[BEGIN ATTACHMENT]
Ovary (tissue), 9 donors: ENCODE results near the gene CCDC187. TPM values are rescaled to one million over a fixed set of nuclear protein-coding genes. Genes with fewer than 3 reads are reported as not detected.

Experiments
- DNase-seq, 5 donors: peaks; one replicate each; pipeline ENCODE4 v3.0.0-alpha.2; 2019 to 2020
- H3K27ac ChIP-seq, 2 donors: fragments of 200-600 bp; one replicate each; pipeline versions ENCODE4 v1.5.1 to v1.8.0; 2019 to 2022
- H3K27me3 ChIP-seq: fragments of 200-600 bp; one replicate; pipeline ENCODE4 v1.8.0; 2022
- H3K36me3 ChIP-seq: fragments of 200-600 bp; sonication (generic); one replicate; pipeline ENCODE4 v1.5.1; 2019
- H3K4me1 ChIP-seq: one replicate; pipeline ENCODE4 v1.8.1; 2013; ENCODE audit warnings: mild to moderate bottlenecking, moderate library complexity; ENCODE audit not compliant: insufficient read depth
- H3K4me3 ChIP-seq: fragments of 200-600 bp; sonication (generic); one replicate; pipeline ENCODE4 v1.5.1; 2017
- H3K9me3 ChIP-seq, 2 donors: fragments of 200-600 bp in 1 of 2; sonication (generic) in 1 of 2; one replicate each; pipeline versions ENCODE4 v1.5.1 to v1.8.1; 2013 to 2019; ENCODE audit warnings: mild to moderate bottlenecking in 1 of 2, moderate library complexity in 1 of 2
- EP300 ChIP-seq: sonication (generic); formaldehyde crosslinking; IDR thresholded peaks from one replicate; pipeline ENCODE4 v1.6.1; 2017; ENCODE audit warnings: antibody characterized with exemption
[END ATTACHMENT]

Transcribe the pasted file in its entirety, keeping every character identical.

Ovary (tissue), 9 donors: ENCODE results near the gene CCDC187. TPM values are rescaled to one million over a fixed set of nuclear protein-coding genes. Genes with fewer than 3 reads are reported as not detected.

Experiments
- DNase-seq, 5 donors: peaks; one replicate each; pipeline ENCODE4 v3.0.0-alpha.2; 2019 to 2020
- H3K27ac ChIP-seq, 2 donors: fragments of 200-600 bp; one replicate each; pipeline versions ENCODE4 v1.5.1 to v1.8.0; 2019 to 2022
- H3K27me3 ChIP-seq: fragments of 200-600 bp; one replicate; pipeline ENCODE4 v1.8.0; 2022
- H3K36me3 ChIP-seq: fragments of 200-600 bp; sonication (generic); one replicate; pipeline ENCODE4 v1.5.1; 2019
- H3K4me1 ChIP-seq: one replicate; pipeline ENCODE4 v1.8.1; 2013; ENCODE audit warnings: mild to moderate bottlenecking, moderate library complexity; ENCODE audit not compliant: insufficient read depth
- H3K4me3 ChIP-seq: fragments of 200-600 bp; sonication (generic); one replicate; pipeline ENCODE4 v1.5.1; 2017
- H3K9me3 ChIP-seq, 2 donors: fragments of 200-600 bp in 1 of 2; sonication (generic) in 1 of 2; one replicate each; pipeline versions ENCODE4 v1.5.1 to v1.8.1; 2013 to 2019; ENCODE audit warnings: mild to moderate bottlenecking in 1 of 2, moderate library complexity in 1 of 2
- EP300 ChIP-seq: sonication (generic); formaldehyde crosslinking; IDR thresholded peaks from one replicate; pipeline ENCODE4 v1.6.1; 2017; ENCODE audit warnings: antibody characterized with exemption